Minimizing vandalism at hydro projects can be challenging. Two companies — Brookfield Renewable Power and North American Hydro — share their strategies and lessons learned about deterring vandalism.
Trespassing and vandalism can be common, recurring problems at hydroelectric facilities, particularly those in remote locations. And although there are many physical methods for deterring vandalism — such as fences, gates, and other barriers — perhaps the most effective methods involve educating the public and getting the community involved in efforts to reduce vandalism and keep parks clean. As Brookfield Renewable Power and North American Hydro have learned, these efforts can minimize vandalism and protect valuable resources associated with hydro projects.
Brookfield Renewable Power
In North America, Brookfield Renewable Power owns and operates 160 hydro facilities with a total capacity of nearly 4,000 MW. In the U.S. alone, Brookfield Renewable Power operates 100 hydro facilities in nine states, with a total capacity of nearly 2,000 MW. Many of these facilities are in remote locations, and the company has experienced isolated incidences of vandalism.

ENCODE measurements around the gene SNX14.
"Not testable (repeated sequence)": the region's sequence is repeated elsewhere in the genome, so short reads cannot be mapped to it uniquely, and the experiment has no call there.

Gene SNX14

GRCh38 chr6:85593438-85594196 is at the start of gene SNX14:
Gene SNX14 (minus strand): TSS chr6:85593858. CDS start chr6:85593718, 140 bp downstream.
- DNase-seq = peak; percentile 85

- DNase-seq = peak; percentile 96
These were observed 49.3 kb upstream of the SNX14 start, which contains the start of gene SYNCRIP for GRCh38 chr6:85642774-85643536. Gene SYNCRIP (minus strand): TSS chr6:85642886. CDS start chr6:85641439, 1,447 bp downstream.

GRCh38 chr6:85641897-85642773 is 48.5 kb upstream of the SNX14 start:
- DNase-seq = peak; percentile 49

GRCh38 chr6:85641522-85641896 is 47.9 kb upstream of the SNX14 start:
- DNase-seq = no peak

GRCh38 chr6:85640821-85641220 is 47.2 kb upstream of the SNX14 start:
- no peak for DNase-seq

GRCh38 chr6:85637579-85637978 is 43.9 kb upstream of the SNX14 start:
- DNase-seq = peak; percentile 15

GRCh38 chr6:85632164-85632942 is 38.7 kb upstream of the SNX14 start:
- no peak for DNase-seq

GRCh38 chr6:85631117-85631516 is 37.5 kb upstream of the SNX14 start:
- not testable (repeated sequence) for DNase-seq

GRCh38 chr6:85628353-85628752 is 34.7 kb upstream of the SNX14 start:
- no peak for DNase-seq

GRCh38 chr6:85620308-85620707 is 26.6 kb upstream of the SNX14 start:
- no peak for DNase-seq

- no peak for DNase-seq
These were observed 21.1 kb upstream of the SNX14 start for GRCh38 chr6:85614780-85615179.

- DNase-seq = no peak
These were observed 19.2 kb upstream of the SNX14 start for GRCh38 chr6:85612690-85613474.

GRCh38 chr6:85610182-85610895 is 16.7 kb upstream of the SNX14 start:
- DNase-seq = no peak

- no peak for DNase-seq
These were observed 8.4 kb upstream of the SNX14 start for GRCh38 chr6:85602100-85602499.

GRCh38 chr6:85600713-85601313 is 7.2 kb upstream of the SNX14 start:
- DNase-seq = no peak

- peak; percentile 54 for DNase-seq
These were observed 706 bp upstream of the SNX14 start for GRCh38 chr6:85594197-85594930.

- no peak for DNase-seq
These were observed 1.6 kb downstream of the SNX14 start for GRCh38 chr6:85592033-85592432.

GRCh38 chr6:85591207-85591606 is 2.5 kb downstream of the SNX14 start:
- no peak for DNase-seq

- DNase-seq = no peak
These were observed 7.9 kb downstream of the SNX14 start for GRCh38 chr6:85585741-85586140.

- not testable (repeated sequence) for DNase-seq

Brookfield Renewable Power uses a variety of methods to ward off vandalism and to keep the public safe around its hydro projects.
The first and most obvious method is to install physical deterrents, such as fences, railings, and other barriers. The company installs gates at facilities that allow public access during certain hours. For example, the gate at Falls View Park, which is adjacent to the company’s 38-MW School Street facility on the Mohawk River in New York, is programmed to lock at a specific hour. A siren sounds 30 minutes before the park closes to warn visitors.
Signage is another component of Brookfield Renewable Power’s security and public safety program. After the September 11, 2001, terrorist attacks, the company increased signage at its hydro plants. The signs read “No Trespassing. Violators Will Be Prosecuted.” Brookfield Renewable Power believes that these signs, combined with the public’s increased awareness of post-9/11 security measures, have been quite effective in reducing trespassing.
Another effective deterrent to vandalism is video camera surveillance. Brookfield Renewable Power uses video cameras at many of its hydro plants, with good results. In 2008, teenagers vandalized the security cameras at one of the company’s hydro facilities. Company personnel sent the surveillance tape to the local police department, and the teens were apprehended. Word of the event spread through the local community, and the result was a drop in vandalism at the site.